Authoritarian President Threatens “Fire and Fury” to Potential Escalation of North Korean Threats

A dangerous use of words by the authoritarian president threatens to launch the U.S. into another war. The Doomsday Clock will probably get closer to midnight after recent events, and that’s with it already being at 2.5 minutes to midnight. For comparison, the Doomsday Clock was at its closest in 1953, at 2 minutes to midnight, when the U.S. and the USSR tested thermonuclear weapons.

President Trump threatened on Tuesday to unleash “fire and fury” against North Korea if it endangers the United States as tensions with the isolated nuclear-armed state grow into perhaps the most serious foreign policy challenge yet in his young administration.

“North Korea best not make any more threats to the United States,” Mr. Trump told reporters at his golf club in Bedminster, N.J. “They will be met with fire and fury like the world has never seen. He has been very threatening beyond a normal state and as I said they will be met with fire and fury and frankly power the likes of which this world has never seen before.”

The president’s comments came as North Korea earlier in the day escalated its criticism of the United States, as well as its neighboring allies, by warning that it will mobilize all its resources to take “physical action” in retaliation against the latest round of United Nations sanctions.

The statement, carried by the North’s state-run Korean Central News Agency, was the strongest indication yet that the country could conduct another nuclear or missile test, as it had often done in response to past United Nations sanctions. Until now, the North’s response to the latest sanctions had been limited to strident yet vague warnings, such as threatening retaliation “thousands of times over.”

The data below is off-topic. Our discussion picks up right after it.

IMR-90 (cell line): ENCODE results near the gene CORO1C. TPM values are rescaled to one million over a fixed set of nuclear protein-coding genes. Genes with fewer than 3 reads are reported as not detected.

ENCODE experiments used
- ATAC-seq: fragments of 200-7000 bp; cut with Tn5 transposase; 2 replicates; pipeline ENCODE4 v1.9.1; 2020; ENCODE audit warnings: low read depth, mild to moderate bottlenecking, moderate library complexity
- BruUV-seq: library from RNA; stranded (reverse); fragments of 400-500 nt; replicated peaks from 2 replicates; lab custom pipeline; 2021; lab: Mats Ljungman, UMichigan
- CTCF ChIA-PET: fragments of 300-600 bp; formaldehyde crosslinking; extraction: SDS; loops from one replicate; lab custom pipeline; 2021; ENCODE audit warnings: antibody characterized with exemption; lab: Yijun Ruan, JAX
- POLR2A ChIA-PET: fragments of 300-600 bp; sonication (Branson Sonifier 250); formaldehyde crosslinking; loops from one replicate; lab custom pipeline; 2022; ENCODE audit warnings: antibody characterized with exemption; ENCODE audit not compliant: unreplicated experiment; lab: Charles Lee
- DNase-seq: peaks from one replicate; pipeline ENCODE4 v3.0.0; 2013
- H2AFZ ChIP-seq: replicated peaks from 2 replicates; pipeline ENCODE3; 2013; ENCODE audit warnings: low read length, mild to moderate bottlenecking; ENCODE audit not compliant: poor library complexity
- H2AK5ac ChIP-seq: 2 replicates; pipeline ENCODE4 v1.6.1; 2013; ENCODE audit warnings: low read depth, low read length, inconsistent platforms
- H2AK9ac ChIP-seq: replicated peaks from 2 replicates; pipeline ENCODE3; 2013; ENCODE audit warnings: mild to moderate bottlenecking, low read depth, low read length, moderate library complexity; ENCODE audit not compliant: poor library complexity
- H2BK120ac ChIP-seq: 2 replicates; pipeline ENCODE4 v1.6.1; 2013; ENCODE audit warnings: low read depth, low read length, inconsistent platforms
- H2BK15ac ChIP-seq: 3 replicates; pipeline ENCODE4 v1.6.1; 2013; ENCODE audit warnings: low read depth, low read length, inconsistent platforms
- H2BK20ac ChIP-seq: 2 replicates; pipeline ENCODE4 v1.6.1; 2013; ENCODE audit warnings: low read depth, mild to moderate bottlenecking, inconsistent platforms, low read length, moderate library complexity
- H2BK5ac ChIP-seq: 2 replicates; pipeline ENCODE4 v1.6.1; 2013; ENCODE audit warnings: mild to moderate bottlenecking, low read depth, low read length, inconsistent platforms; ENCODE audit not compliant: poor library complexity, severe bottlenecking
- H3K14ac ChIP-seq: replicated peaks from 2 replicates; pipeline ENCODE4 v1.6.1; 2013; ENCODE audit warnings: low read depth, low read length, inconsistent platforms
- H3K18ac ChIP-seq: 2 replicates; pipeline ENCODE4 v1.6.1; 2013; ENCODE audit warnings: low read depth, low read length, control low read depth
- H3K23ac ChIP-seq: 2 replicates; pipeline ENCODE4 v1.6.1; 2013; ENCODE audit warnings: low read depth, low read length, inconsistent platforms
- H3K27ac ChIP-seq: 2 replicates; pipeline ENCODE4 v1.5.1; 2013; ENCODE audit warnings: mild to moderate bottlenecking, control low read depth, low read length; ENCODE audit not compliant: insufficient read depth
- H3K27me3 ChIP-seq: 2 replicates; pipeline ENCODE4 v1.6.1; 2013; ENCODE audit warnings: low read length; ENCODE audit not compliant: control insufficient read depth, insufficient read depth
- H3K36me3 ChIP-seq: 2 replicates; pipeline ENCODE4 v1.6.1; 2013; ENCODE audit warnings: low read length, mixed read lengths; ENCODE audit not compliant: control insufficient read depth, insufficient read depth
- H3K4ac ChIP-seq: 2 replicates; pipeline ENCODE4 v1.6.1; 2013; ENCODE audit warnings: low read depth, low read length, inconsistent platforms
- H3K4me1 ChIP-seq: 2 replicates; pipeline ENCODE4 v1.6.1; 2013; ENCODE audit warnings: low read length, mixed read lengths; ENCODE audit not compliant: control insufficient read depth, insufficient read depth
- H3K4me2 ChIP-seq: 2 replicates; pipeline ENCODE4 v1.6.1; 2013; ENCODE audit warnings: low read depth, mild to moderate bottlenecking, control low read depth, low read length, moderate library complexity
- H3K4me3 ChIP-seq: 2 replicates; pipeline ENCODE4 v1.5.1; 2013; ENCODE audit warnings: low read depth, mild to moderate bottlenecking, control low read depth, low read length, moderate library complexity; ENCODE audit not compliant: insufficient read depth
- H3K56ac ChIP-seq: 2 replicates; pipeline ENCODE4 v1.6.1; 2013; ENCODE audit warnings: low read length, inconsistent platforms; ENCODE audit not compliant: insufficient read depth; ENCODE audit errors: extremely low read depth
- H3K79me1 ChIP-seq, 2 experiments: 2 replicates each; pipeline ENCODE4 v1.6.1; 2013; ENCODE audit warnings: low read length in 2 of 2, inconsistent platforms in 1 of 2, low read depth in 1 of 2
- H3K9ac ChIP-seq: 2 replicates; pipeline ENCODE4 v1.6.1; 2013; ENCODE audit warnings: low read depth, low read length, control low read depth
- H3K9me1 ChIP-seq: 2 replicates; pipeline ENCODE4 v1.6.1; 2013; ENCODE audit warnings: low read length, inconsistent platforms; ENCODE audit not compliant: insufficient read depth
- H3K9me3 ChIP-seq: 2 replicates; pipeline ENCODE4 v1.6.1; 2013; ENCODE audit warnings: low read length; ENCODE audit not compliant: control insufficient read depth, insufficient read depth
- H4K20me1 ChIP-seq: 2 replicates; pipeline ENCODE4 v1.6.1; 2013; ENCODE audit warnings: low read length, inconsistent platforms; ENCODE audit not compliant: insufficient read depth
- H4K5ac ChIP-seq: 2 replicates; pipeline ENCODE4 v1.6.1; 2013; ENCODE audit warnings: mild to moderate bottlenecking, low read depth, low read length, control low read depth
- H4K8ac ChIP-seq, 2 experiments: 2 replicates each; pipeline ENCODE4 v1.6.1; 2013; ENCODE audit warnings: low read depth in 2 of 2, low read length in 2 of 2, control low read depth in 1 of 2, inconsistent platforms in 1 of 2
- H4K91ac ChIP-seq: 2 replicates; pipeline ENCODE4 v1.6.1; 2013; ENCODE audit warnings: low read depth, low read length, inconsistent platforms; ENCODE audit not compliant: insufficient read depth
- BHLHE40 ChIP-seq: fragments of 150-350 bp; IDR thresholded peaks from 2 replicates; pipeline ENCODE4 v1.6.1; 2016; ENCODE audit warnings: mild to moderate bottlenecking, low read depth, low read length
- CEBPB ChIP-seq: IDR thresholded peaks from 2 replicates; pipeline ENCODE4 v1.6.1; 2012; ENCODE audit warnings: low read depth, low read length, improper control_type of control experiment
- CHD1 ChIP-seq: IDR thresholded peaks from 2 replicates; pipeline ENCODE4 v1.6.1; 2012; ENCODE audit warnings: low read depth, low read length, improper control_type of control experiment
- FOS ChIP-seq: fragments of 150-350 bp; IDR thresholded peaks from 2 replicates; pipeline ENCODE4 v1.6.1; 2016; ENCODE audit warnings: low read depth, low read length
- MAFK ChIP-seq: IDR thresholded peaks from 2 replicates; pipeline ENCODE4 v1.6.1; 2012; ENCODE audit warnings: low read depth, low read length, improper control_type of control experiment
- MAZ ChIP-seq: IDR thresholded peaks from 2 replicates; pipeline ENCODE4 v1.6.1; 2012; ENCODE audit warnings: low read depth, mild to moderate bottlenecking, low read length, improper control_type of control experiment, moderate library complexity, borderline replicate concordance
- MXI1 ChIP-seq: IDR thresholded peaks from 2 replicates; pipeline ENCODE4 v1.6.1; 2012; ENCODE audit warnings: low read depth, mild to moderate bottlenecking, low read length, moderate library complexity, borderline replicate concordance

“Packs of wolves are coming in attack to strangle a nation,” the North Korean statement said. “They should be mindful that the D.P.R.K.’s strategic steps accompanied by physical action will be taken mercilessly with the mobilization of all its national strength.”

D.P.R.K. stands for the North’s official name, the Democratic People’s Republic of Korea.

North Korea’s statement on Tuesday appeared to defy efforts by both Washington and Beijing to defuse the tense situation.

On Monday, while attending a regional security meeting of foreign ministers in Manila, the United States’ secretary of state, Rex Tillerson, kept the door open for talks with North Korea, suggesting that the country should stop its recent string of missile launches to set the stage for negotiations over its weapons programs. At the same venue, Foreign Minister Wang Yi of China said he told his North Korean counterpart, Ri Yong-ho, that the North should stop carrying out nuclear and missile tests.

Incensed by the North’s two intercontinental ballistic missile tests last month, the United Nations Security Council adopted a new sanctions resolution over the weekend, the eighth since the country conducted its first nuclear test in 2006. Backers of the resolution said the new sanctions would cut North Korea’s meager annual export revenue by about a third, impeding its ability to raise cash for its weapons programs.

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Officials and analysts still doubt that North Korea has mastered the technology needed to deliver a nuclear payload on an intercontinental ballistic missile. But its last ICBM test, conducted on July 28, alarmed Washington and its allies by demonstrating that missiles now could potentially reach much the continental United States.

“North Korea’s development of ballistic missiles and its nuclear program are becoming increasingly real and imminent problems for the Asia-Pacific region including Japan, as well as the rest of the world,” the Japanese government said in an annual threat assessment released on Tuesday. “It is possible that North Korea has already achieved the miniaturization of nuclear weapons and has acquired nuclear warheads.”